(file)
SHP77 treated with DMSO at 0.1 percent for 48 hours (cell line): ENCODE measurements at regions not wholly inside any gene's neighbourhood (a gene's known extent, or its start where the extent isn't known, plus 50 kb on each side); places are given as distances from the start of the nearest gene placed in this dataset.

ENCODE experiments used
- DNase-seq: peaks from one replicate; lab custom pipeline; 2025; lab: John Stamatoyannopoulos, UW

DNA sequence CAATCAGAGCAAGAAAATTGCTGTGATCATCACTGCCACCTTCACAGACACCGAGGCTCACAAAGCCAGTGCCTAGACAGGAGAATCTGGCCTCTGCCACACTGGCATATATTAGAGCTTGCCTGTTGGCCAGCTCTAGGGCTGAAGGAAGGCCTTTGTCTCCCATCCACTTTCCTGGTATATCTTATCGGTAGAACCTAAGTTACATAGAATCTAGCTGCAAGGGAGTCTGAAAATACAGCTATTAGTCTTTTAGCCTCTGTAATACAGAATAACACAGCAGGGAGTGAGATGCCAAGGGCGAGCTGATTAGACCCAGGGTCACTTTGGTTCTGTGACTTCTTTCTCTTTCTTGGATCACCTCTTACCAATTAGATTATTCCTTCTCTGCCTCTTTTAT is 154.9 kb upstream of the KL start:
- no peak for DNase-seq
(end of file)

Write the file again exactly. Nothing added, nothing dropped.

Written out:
SHP77 treated with DMSO at 0.1 percent for 48 hours (cell line): ENCODE measurements at regions not wholly inside any gene's neighbourhood (a gene's known extent, or its start where the extent isn't known, plus 50 kb on each side); places are given as distances from the start of the nearest gene placed in this dataset.

ENCODE experiments used
- DNase-seq: peaks from one replicate; lab custom pipeline; 2025; lab: John Stamatoyannopoulos, UW

DNA sequence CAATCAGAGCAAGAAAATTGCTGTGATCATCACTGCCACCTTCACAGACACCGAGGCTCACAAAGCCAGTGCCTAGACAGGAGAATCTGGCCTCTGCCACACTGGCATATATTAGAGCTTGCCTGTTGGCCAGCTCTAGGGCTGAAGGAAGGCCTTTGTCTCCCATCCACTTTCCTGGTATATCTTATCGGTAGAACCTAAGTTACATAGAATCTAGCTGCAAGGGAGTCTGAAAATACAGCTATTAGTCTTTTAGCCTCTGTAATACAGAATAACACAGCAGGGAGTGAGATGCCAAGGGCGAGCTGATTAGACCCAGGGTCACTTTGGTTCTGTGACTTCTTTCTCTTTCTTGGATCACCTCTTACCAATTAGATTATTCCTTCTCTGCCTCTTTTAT is 154.9 kb upstream of the KL start:
- no peak for DNase-seq